But what had always interested/horrified me about whaling, though, was the ruthlessness of the enterprise, the shortsightedness of it: that people either didn’t see or didn’t care that what they were doing—or, more specifically, the way they were doing it—all of it only moves one way, and that’s toward extinction. Add to that, near the end of the nineteenth century, if you are a whaler, you are going on expeditions that begin to take years at a time, push you into some seriously forbidding territory—and somewhere in your head you begin to realize your only purpose on the water is the depletion of an increasingly devalued (commercially speaking) natural resource, for which you won’t even be compensated fairly, since all of the money that is to be made is done so by the wealthy people ashore who have financed the expedition. And then, you know, petroleum enters the picture, and renders the entire industry obsolete. Meanwhile, the ocean is just awash in blood, and for what?

Whaling, drilling, fracking, etc. It’s not all the same, but there’s some thematic rhyming going on there, and things are getting much worse, as far as what we are willing to put up with in order to keep things running in a way we find convenient. And science fiction isn’t only about rendering the familiar less so (as you so nicely say above), it’s also about taking the social/economic/theoretical problems inherent in the way we live now and running them, logically—with a little extra juice added, a little exaggeration—to the end of the line. So, long and drifting answer to your question: yes, I wanted to write about whaling, and I think, in the end, I did (the basics of the hunt are the same, the terminology is largely the same). But shifting the story into the future allowed me skew the setting, and allowed me to wrap the story around the themes I found interesting, rather than the other way around. Lighter note? Writing science fiction, the world building that occurs, is just really, really fun. And you are right, this was, at least at first, just a way to write about whaling without having to get too far into the ring with Melville.

Michael Noll

The story is written as a journal-in-letters–a form that is nearly extinct in our social media age. We have personal blogs, of course, but they are written with the knowledge that each post will be read immediately. But the letters in this story won’t be read for months, if ever. As a result, the narrator’s voice sounds almost pre-modern. The sentences are long and carefully phrased, as if the narrator has plenty of time to think before putting the words to paper. For instance, here’s a description of the first Dirwhal sighing: “This creature was enormousness itself, more viscerally alive and mobile than I’d thought possible. We watched as it surfaced again: a dark stain against the sand, winding its rounded bulk across the basin floor, rolling sideways rather than cutting in a straight line as I had always imagined it would move.” This is not a description that was scribbled quickly. It’s deliberative. Did you think consciously about the voice–about how someone in this situation might sound in a letter? Or did the voice simply occur to you?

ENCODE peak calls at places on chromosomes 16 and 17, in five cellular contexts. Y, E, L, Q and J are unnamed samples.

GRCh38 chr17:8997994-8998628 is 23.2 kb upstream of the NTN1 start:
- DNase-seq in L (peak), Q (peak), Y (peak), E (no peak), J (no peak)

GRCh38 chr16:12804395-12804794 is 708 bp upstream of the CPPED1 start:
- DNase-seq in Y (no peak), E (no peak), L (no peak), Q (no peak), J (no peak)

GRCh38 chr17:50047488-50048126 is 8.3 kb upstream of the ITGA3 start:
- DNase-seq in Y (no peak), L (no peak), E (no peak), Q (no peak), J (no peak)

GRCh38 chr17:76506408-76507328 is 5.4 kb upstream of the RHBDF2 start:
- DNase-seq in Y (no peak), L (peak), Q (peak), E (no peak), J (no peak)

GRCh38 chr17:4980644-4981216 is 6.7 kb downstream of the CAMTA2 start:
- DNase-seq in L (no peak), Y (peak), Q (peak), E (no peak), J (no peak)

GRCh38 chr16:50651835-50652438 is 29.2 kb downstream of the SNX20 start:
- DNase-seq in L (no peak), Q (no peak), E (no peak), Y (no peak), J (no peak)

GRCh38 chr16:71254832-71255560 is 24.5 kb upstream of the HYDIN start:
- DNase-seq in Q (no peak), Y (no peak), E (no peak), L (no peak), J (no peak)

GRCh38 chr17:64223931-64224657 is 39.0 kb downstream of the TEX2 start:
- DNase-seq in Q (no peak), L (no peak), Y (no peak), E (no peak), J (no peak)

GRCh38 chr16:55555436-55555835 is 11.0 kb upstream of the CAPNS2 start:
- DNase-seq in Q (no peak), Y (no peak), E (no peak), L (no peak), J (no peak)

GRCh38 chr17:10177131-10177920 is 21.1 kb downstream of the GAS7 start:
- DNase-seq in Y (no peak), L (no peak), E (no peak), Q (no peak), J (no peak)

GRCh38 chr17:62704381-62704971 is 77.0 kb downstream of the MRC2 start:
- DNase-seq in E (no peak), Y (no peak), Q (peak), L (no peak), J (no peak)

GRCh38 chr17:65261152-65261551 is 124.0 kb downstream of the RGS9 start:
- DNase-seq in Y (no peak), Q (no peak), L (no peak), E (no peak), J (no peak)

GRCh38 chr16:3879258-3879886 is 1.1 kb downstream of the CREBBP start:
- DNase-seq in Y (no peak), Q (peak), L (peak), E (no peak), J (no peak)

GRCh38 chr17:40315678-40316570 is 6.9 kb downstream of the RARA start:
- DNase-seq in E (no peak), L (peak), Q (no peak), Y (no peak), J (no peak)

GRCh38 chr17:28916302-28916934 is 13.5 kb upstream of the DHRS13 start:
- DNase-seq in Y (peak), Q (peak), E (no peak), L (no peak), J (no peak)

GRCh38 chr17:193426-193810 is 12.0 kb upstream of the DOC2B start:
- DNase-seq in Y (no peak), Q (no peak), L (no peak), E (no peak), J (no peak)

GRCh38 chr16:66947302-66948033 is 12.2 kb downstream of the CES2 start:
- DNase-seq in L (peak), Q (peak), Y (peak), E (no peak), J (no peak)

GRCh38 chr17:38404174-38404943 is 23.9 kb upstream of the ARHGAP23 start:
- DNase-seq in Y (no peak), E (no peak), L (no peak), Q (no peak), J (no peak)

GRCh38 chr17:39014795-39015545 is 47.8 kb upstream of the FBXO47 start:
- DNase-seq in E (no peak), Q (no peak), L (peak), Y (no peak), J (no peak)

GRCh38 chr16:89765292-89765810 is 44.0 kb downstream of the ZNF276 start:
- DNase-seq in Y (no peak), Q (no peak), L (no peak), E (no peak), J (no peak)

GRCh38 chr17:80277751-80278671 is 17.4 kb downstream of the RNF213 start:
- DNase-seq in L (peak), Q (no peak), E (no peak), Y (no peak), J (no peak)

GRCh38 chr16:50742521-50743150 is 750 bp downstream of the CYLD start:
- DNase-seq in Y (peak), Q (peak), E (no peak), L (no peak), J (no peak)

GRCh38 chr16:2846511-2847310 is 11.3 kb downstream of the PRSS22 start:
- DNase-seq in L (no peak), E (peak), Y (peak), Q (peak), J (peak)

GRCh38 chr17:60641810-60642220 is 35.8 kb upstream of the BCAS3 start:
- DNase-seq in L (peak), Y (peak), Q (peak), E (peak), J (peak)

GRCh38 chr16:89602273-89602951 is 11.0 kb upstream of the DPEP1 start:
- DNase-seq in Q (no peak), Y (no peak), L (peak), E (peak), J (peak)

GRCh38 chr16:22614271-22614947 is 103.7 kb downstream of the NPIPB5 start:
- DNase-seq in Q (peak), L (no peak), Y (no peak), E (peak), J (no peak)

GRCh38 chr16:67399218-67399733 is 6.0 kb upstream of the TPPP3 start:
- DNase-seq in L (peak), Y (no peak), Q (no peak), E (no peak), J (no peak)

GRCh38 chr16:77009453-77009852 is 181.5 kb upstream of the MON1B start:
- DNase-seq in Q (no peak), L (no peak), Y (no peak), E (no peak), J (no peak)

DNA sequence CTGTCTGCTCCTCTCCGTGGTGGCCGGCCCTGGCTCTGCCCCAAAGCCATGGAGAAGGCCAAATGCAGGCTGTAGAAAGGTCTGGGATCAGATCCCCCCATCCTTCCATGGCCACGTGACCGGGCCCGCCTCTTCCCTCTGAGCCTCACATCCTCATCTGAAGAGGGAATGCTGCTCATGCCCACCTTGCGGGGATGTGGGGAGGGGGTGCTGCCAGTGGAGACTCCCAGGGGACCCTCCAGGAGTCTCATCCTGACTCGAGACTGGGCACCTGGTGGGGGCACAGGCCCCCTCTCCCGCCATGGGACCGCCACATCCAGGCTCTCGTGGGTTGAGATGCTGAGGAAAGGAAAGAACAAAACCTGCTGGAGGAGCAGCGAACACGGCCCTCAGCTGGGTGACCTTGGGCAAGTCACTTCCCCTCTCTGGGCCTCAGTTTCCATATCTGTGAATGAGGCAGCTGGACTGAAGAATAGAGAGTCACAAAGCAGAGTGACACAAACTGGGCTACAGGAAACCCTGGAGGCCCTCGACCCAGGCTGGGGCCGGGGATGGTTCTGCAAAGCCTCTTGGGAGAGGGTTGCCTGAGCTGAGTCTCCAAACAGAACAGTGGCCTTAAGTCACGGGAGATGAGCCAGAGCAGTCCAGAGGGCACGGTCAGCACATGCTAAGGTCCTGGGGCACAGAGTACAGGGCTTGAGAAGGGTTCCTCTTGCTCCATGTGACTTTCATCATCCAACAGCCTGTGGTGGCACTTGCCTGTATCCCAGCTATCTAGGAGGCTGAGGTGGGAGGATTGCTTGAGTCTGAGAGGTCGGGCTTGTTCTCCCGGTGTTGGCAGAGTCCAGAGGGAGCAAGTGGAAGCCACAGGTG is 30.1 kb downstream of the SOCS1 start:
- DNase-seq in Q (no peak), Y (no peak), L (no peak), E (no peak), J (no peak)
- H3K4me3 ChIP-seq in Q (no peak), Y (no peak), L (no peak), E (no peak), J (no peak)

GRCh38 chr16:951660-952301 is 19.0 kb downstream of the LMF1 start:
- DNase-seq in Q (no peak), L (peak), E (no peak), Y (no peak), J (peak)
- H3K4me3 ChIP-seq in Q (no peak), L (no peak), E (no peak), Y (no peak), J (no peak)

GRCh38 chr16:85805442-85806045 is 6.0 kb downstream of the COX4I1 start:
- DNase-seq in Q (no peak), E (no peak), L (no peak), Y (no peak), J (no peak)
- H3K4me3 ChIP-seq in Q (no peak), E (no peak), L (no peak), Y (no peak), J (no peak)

Ethan Rutherford

I did think about the voice, a lot. In the first draft of the story, it was written more traditionally: linear narrative, first person, present tense. But those choices eventually presented a huge problem for the story I wanted to tell, which was a story that spans a number of years. Time management in short stories can be really difficult—or, I should say, I find it difficult—and I found that each paragraph would open with something like “Five weeks later…”. You can do that once, or twice, three times in a story, perhaps. But in “Dirwhals!” it was getting repetitive, and it became clear that the narrative choices I’d made—the way I was telling the story—was getting in the way of the story I wanted to tell. It wasn’t coming out right at all. Form was determining content, in a bad, bad way.

I’d read a lot of ship’s logs while researching the afore-mentioned Moby Dick II, and it seemed, in many ways, like the perfect way to solve the time issues in the story. I don’t know how many ship’s logs you’ve read, but they’re really wonderful and harrowing in the way they compress time, and lay the mundane next to the extraordinary. You know, one entry will read: “August 14: Good wind today. Corrected course. Everyone in high spirits.” And two entries later it’s something like: “October 2: Ship now fully encased in ice. Four men lost overboard in rough crossing. Polar bears becoming a problem. Cabin lamps performing well.” So I took a week, and put the whole thing into a ship’s log of sorts, and was thrilled by that. It solved all of my time problems, and also moved a lot of drama that was necessary to the story off-stage, and into exposition (another way to compress your story). The story still wasn’t working, though.